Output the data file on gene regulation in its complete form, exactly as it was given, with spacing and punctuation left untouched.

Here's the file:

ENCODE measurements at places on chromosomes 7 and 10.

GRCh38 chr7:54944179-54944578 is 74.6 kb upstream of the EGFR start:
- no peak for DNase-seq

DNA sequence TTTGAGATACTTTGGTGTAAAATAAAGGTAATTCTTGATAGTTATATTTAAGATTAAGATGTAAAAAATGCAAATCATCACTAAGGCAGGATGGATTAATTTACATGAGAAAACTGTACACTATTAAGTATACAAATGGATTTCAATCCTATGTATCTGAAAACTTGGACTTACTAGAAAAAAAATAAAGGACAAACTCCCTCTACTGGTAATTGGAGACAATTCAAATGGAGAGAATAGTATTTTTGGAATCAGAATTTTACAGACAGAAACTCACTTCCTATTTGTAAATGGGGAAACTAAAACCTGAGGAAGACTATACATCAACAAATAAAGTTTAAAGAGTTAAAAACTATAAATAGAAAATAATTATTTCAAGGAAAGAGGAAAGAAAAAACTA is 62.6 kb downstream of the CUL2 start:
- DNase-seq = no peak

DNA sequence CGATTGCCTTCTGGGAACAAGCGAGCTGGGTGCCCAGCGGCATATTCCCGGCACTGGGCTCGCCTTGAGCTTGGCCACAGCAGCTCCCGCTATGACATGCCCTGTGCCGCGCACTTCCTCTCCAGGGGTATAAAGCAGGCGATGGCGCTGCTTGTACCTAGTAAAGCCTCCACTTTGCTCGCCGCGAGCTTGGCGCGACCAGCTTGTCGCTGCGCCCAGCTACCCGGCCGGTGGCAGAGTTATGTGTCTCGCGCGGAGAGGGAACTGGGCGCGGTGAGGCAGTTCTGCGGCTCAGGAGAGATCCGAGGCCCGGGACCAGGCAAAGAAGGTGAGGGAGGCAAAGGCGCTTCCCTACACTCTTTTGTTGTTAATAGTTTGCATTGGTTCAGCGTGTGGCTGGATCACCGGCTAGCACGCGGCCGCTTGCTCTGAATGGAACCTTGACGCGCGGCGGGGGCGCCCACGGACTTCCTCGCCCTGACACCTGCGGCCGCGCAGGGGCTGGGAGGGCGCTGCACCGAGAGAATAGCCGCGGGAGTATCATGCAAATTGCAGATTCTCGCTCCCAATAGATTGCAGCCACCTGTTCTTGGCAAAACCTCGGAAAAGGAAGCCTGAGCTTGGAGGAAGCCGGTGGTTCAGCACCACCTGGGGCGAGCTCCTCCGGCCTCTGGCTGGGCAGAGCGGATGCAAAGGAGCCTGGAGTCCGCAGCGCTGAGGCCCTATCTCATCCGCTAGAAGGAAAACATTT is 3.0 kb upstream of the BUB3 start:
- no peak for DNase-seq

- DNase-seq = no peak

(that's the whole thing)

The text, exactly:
ENCODE measurements at places on chromosomes 7 and 10.

GRCh38 chr7:54944179-54944578 is 74.6 kb upstream of the EGFR start:
- no peak for DNase-seq

DNA sequence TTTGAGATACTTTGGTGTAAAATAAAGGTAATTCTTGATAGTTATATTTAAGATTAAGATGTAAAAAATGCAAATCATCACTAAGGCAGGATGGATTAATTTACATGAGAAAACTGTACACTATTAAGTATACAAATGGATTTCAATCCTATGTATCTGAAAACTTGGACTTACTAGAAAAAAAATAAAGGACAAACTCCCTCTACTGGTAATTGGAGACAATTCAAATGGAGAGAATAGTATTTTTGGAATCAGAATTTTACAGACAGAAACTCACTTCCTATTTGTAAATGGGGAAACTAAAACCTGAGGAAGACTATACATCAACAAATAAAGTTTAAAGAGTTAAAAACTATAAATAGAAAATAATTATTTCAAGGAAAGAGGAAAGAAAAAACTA is 62.6 kb downstream of the CUL2 start:
- DNase-seq = no peak

DNA sequence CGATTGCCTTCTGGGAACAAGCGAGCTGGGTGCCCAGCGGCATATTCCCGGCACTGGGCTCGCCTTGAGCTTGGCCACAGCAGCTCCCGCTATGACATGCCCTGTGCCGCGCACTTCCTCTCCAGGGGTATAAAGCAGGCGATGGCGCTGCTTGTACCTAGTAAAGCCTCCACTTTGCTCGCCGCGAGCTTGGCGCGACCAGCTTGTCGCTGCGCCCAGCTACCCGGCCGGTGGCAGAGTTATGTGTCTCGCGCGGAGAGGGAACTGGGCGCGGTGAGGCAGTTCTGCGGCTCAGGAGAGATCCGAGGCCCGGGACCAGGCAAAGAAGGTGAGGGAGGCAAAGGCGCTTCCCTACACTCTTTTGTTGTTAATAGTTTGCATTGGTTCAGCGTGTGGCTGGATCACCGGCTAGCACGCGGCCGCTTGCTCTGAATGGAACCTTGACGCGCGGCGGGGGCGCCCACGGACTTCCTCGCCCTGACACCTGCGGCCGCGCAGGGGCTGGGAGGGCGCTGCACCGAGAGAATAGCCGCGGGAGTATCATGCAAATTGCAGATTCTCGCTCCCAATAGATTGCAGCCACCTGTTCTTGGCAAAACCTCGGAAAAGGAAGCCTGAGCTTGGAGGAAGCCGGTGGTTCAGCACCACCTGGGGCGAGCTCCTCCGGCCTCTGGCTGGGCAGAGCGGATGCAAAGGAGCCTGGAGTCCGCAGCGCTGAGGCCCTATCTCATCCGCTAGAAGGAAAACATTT is 3.0 kb upstream of the BUB3 start:
- no peak for DNase-seq

- DNase-seq = no peak